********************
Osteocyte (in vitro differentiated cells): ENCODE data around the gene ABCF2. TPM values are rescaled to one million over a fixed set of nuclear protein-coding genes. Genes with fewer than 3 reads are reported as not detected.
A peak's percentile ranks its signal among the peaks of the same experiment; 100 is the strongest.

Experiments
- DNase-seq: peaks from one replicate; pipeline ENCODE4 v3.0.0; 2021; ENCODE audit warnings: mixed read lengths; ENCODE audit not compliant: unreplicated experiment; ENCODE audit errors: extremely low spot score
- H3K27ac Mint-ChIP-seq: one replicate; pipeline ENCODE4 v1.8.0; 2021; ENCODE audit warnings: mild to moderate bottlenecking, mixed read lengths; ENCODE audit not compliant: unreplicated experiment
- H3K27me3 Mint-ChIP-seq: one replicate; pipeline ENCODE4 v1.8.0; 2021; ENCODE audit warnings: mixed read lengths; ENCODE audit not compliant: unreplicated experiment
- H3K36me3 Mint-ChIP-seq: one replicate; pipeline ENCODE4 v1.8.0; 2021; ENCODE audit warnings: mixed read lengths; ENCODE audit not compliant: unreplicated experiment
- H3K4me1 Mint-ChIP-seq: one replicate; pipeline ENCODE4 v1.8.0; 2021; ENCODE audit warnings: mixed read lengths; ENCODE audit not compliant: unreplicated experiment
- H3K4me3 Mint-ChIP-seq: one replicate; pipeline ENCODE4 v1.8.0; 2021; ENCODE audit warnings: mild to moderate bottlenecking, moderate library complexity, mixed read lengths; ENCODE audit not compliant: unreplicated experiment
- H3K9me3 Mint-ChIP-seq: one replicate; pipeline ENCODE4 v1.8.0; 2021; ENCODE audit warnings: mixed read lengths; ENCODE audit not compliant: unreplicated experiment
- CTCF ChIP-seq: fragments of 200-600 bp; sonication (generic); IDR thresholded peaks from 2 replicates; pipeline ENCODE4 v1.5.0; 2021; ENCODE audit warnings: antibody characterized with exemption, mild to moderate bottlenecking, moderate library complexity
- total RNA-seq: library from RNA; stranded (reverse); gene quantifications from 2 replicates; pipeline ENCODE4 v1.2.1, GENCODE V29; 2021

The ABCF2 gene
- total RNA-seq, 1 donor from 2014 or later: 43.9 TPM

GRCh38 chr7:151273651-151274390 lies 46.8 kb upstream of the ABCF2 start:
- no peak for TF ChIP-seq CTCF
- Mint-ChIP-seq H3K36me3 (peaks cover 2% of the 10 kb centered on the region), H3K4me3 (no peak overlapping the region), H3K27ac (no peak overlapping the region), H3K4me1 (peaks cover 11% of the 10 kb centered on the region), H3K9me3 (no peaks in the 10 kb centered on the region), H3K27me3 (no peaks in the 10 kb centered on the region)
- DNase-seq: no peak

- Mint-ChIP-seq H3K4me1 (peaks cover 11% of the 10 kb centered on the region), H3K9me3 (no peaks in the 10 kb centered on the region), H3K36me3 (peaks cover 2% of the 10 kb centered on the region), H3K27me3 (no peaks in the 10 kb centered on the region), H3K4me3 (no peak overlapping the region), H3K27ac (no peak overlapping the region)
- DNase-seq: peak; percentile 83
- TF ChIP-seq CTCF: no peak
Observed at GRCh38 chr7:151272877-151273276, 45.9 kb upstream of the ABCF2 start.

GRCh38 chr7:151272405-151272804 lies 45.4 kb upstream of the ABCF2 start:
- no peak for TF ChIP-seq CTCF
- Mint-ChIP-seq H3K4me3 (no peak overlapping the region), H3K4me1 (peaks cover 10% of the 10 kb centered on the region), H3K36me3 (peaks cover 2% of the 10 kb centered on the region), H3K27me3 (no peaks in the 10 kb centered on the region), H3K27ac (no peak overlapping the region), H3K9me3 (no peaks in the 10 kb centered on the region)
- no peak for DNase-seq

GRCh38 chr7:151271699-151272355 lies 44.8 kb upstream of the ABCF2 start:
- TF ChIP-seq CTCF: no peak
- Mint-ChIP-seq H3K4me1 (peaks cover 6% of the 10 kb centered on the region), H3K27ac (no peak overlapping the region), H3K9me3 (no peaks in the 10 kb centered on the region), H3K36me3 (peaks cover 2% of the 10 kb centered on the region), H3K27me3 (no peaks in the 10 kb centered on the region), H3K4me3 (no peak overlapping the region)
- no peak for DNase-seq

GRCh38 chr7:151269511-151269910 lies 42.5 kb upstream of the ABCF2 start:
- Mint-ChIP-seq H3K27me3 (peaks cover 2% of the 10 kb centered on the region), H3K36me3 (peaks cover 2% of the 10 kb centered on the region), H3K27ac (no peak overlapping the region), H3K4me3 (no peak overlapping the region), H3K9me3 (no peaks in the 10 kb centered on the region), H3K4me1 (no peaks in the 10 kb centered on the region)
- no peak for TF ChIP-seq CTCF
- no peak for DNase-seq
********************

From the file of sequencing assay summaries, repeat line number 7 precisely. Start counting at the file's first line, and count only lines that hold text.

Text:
- H3K36me3 Mint-ChIP-seq: one replicate; pipeline ENCODE4 v1.8.0; 2021; ENCODE audit warnings: mixed read lengths; ENCODE audit not compliant: unreplicated experiment